Other Spy Agencies

Mats Bergstrom matsb at sos.sll.se
Mon Mar 14 07:45:50 PST 1994


On Fri, 11 Mar 1994, Greg - Kucharo wrote:

>  "Im in for triple murder,how about you? I got 40 years for telling the Swedes
> about RSA so don't screw with me pal!Crypto huh,your one sick con."

There has still been zero in the Swedish public media about Clipper. I 
have introduced the subject in the national Fido echo about datacomm, 
including the unconfirmed information that .se (together with .uk) is
one of the first external countries to apply for a KF. (Swedish Fidonet 
sysops seem to long for CALLER-ID, which has been postponed here for 
 reasons of privacy, to keep track of their users. Wouldn't this also be 
beneficial for traffic analysis?) Cryptology in Sweden is probably 
centerer to the Forsvarets Radioanstalt ('Radio Agency of the Defense') 
which is as secretive about it's methods as any letter agency. Not until 
recently did it become known that they compromised the German G-printer 
during WWII. The teleprinter lines between occupied Norway and Denmark 
went through Sweden and the traffic was encrypted with this Enigma-like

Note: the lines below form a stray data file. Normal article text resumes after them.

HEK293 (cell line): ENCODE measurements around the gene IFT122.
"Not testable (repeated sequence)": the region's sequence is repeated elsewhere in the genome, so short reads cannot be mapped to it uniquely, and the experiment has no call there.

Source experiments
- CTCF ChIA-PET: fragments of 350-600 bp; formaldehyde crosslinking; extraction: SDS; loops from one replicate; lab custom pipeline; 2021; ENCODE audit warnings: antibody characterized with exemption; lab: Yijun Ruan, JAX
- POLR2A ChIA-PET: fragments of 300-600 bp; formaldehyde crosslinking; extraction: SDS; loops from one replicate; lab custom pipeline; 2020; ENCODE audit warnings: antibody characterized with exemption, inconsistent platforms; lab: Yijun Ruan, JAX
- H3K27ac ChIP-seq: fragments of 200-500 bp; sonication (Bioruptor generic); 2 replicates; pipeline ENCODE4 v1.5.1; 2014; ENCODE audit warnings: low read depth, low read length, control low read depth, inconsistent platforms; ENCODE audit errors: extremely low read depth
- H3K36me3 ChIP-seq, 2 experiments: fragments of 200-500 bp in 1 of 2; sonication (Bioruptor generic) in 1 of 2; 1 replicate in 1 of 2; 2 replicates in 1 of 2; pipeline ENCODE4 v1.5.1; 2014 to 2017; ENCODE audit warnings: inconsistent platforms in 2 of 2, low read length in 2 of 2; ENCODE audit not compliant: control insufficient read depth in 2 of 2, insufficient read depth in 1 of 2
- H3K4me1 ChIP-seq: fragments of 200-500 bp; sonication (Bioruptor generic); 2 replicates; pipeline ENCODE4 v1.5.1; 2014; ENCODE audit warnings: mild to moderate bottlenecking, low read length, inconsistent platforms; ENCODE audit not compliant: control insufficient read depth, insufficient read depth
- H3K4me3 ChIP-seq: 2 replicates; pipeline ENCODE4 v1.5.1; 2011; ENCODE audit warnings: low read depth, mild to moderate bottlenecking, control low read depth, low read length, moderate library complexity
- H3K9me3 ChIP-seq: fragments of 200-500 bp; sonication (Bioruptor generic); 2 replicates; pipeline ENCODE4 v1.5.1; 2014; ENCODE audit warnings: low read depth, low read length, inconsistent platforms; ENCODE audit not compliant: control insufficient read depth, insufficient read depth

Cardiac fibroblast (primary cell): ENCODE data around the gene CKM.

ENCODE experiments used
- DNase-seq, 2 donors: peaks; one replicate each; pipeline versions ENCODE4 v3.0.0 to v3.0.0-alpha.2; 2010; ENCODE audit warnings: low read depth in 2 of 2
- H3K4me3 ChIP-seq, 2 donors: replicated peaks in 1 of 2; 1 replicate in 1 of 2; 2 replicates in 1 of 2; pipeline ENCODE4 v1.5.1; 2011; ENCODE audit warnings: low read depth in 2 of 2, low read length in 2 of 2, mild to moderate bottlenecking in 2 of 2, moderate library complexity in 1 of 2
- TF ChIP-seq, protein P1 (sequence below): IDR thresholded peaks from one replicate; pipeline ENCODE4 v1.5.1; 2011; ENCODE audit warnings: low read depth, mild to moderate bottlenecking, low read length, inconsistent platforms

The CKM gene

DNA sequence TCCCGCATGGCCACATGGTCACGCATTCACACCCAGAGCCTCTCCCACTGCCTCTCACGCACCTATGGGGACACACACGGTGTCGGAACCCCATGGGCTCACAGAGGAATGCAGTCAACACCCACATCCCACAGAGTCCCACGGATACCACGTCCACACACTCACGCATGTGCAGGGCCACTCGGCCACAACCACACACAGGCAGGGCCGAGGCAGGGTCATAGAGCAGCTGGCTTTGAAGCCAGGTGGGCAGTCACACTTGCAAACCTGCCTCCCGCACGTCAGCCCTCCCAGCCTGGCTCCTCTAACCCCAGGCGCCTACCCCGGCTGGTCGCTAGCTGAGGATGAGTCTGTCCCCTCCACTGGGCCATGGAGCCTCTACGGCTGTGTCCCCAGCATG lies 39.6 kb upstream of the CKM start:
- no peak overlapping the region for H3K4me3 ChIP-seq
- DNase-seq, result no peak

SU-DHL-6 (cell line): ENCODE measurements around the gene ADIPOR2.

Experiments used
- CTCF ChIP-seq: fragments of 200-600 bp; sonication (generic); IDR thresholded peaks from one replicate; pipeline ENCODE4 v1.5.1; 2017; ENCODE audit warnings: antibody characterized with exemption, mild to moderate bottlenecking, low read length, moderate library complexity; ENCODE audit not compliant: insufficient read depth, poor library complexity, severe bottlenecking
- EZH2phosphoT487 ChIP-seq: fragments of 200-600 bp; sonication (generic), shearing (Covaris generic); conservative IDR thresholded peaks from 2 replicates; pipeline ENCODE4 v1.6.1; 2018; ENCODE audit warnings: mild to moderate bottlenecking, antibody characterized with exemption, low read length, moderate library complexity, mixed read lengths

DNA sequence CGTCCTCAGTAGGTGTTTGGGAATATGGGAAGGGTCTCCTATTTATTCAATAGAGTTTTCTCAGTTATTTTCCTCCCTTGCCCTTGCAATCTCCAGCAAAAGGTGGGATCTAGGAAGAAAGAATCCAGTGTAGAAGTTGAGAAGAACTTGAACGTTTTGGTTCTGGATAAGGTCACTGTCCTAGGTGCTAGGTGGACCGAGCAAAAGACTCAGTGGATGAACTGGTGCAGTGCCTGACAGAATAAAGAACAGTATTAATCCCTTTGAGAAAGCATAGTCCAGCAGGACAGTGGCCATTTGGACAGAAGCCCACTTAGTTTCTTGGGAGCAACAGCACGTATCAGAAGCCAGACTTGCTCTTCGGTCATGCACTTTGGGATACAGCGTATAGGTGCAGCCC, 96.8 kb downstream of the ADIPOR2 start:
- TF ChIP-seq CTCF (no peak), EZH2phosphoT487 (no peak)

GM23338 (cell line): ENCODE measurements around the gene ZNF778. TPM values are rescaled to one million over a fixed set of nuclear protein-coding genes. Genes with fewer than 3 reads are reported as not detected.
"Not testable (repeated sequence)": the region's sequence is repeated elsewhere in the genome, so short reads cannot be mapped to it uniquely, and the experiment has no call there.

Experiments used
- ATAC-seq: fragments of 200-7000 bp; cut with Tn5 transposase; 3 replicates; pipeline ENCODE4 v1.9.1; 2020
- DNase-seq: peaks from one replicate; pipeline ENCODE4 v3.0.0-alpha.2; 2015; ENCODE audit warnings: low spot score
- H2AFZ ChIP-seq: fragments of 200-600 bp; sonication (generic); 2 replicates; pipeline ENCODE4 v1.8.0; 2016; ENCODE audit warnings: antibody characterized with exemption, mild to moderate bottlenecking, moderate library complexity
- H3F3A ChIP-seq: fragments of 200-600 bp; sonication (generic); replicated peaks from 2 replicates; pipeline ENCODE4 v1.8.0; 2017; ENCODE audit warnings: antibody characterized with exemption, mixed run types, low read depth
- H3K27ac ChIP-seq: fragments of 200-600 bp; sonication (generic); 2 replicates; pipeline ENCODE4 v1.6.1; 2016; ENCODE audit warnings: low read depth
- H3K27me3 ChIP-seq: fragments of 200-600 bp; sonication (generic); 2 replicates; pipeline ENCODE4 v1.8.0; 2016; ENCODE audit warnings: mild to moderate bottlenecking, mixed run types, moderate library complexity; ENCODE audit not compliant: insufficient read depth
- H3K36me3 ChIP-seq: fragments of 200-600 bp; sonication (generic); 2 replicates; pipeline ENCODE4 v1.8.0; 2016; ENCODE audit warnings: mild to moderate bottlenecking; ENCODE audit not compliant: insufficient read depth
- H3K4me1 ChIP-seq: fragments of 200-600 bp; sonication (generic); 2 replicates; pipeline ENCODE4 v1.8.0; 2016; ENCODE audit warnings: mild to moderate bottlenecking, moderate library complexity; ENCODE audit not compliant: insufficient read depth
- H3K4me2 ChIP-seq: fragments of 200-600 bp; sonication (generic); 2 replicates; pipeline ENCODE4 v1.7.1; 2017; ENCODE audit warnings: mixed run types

machine (I don't know exactly but it had about ten wheels that had to
match in adjustment plus an extra level consisting of cables from the 
wheelhouse that could be set differently to twist the output). The crack 
was done all by himself by one legendary genius called Beurling using 
only pencil and paper. It took him two weeks from the day they picked him 
up at the university (mathematician of course). After the war he took the 
former seat of Einstein at the Princeton University but fell into 
obscurity (allegedly he had serious personal problems). Regardless of 
being neutral the Swedish Defence has cooperated with USA in covering the 
Russian's radio traffic from the 40's until now. I'm sure they got 
something back (more than RSA which is in the public domain). At the 
moment I have some probes out to laywers to establish the status of the 
Swedish cryptology laws (if any). A curiosity: The electromagnetic 
spectrum is considered free here, contrary to most European countries, 
meaning for example that pirate decoders for TV sattelite transmissions 
are legal. This will probably change when Sweden, unfortunately, soon 
enters the European Community.


More information about the cypherpunks-legacy mailing list